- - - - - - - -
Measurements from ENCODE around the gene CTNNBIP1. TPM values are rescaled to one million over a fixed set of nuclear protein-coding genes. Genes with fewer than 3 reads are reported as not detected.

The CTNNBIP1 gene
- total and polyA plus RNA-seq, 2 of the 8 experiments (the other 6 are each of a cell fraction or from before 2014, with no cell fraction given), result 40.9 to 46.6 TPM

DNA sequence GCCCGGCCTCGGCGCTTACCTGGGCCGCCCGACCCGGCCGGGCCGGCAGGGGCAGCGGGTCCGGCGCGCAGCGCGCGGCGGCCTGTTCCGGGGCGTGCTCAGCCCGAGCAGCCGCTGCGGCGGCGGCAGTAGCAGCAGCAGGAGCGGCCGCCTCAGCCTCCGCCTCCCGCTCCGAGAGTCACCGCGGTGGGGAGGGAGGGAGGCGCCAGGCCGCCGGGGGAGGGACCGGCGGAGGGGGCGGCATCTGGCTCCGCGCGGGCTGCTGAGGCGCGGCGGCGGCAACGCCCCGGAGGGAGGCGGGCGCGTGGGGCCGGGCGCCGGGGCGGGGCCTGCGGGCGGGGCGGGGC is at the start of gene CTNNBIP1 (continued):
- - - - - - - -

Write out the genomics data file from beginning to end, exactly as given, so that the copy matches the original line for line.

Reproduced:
Measurements from ENCODE around the gene CTNNBIP1. TPM values are rescaled to one million over a fixed set of nuclear protein-coding genes. Genes with fewer than 3 reads are reported as not detected.

The CTNNBIP1 gene
- total and polyA plus RNA-seq, 2 of the 8 experiments (the other 6 are each of a cell fraction or from before 2014, with no cell fraction given), result 40.9 to 46.6 TPM

DNA sequence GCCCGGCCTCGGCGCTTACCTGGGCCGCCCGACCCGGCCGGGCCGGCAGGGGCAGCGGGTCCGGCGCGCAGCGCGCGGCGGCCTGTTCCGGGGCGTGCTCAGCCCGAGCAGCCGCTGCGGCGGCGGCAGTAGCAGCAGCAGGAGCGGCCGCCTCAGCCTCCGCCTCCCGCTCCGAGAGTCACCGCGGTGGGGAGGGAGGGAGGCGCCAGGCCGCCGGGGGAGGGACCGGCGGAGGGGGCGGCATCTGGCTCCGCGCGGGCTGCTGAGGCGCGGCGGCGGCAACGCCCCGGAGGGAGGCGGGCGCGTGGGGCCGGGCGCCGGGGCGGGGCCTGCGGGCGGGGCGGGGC is at the start of gene CTNNBIP1 (continued):